More benefits of using a free Code 39 barcode font
Still not convinced? Here are some reasons why a free Code 39 barcode font would be helpful:
- Cost-effective: A barcode font is a cost-effective solution to creating barcodes; the one provided in this post is entirely free to download and use. You can’t get much more cost-effective than that!
- Customizability: When creating barcodes with a Code 39 font, you can craft your barcode however you want. Say, for example, you wanted to build a product hierarchy into the human-readable element of the barcode; you can do that with ease.
- Scalability: One of the best parts about using a Code 39 barcode font is that it allows you to scale easily. If you start carrying a new product, you can quickly create a new barcode and set it up in your barcoding system.
- Offline Usage: A barcode generator is another tool many small businesses use instead of a barcode font. You can find a number of these online to use free of charge. However, you’ll require access to the internet to utilize these tools. With a barcode font, you can create all the barcodes you need without an internet connection.
How do I install the Code 39 barcode font?
It’s really straightforward to install a font in Windows. Simply double-click the font file after downloading it and click “Install” on the next window. You can also try right-clicking the “inFlow Code 39 Barcode.ttf” or “Code 39 – Machine Readable.ttf” font files and selecting the install option from that menu.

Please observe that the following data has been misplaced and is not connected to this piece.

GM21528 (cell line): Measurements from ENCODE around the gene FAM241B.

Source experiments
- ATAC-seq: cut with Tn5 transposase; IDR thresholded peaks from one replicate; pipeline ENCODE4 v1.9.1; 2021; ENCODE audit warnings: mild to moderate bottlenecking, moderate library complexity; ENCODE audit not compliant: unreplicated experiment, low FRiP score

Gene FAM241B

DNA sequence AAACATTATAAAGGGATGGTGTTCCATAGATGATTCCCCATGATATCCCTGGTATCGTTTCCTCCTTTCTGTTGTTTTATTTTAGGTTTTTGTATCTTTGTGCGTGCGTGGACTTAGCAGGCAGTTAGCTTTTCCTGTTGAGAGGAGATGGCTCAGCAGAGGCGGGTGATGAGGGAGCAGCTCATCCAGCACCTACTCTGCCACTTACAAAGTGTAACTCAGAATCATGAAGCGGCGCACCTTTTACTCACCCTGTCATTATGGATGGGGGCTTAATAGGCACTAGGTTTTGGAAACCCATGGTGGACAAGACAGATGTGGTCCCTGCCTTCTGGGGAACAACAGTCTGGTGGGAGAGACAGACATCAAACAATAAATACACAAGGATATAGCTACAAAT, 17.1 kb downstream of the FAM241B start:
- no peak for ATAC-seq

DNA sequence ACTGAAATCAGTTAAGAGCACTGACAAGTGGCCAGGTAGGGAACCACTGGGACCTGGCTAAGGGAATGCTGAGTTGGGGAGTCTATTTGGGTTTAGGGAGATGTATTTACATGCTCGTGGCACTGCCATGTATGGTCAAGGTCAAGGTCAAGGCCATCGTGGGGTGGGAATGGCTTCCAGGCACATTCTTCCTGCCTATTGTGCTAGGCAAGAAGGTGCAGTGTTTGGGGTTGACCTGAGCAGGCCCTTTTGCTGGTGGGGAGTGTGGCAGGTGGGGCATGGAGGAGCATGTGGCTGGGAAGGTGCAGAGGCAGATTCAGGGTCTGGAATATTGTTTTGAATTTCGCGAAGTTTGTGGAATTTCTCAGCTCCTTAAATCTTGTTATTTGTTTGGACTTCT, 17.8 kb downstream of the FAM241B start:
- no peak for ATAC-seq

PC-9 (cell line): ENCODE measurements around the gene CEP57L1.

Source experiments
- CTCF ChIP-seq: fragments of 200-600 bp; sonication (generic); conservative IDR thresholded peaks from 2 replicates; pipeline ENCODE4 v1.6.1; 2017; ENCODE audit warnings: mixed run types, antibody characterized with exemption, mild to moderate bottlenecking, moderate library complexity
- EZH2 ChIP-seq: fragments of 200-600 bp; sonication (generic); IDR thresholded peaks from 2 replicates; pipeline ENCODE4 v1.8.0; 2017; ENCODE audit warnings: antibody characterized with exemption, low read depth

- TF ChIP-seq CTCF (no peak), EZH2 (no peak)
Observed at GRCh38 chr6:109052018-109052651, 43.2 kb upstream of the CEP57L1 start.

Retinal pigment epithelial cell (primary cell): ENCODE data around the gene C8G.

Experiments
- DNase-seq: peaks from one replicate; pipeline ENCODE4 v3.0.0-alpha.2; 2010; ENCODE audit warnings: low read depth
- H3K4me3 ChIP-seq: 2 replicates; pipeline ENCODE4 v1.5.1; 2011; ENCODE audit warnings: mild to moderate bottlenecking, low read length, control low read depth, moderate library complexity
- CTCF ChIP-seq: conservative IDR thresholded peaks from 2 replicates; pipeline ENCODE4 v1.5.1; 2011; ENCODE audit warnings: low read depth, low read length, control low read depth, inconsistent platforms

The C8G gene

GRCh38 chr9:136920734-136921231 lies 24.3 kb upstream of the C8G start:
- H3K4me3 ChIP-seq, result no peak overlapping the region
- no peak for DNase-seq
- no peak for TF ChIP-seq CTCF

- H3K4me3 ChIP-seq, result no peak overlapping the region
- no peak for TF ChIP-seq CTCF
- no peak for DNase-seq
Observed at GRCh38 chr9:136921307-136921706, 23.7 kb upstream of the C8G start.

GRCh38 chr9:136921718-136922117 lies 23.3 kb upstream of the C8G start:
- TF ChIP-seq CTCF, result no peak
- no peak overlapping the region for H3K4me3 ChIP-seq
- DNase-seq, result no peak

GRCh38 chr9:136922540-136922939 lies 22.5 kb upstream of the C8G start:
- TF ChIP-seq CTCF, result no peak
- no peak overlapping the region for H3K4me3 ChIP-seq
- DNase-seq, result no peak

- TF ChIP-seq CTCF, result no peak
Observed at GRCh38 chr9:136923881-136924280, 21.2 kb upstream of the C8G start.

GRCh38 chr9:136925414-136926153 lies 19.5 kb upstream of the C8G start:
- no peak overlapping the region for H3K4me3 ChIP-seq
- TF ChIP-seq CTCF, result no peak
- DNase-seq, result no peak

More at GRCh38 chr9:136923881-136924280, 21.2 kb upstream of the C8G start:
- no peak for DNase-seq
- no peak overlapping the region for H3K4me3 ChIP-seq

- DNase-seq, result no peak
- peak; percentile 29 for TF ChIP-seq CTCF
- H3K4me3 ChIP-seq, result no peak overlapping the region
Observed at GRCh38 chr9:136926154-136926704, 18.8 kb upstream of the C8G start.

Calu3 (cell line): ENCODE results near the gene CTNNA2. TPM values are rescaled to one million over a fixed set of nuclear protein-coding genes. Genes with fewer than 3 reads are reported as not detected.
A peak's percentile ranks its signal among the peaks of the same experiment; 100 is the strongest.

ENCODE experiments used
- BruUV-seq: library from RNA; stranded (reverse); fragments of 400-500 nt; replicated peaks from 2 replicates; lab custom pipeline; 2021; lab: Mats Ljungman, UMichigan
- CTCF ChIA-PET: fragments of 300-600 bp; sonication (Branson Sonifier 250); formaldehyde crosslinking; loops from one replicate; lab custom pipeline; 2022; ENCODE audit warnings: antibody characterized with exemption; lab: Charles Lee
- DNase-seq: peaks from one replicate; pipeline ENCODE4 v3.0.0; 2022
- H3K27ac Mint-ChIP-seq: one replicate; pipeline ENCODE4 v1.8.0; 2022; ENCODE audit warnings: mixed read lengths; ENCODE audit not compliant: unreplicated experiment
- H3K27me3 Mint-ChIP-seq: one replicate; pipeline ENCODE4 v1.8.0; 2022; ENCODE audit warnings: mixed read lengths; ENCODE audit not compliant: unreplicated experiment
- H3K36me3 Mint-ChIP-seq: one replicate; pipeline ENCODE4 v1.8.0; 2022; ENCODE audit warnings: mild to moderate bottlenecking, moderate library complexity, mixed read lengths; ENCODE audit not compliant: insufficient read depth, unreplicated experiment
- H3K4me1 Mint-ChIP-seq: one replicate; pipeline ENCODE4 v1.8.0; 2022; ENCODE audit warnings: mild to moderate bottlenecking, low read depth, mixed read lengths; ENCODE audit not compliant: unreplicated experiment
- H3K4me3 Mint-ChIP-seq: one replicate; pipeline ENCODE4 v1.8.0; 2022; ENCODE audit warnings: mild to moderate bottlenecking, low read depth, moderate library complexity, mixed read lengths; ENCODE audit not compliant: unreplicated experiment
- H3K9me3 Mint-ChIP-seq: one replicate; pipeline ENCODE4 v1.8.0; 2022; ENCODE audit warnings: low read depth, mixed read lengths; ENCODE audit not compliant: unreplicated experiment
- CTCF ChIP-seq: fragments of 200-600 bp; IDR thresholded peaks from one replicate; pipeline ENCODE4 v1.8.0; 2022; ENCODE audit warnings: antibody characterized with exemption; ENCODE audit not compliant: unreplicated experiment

For OS X 10.3 or above, you only need to double-click the font file and click the “Install Font” button at the bottom of the preview.
Next, in any program that uses fonts, such as Microsoft Word or Excel, you can change your data into a barcode by selecting “inFlow Code 39 Barcode” as the font. Or, if you’d like the machine-readable only option, you would choose “Code 39 Machine Readable” It’s like turning your writing software into a barcode generator!
How do I use the Code 39 barcode font?
If you wanted to change “1321MTLW” into a barcode, you would first write it out with a regular font, highlight it, and then change the font to “inFlow Code 39 Barcode”. Here’s what it looks like:
It’s also important to note that you must add an asterisk (*) to the beginning and end of your data. This is because scanners look for this character to know where to start and stop reading the barcode.
So, for example, to create a barcode of “1321MTLW,” you would enter “*1321MTLW*” in your word processor.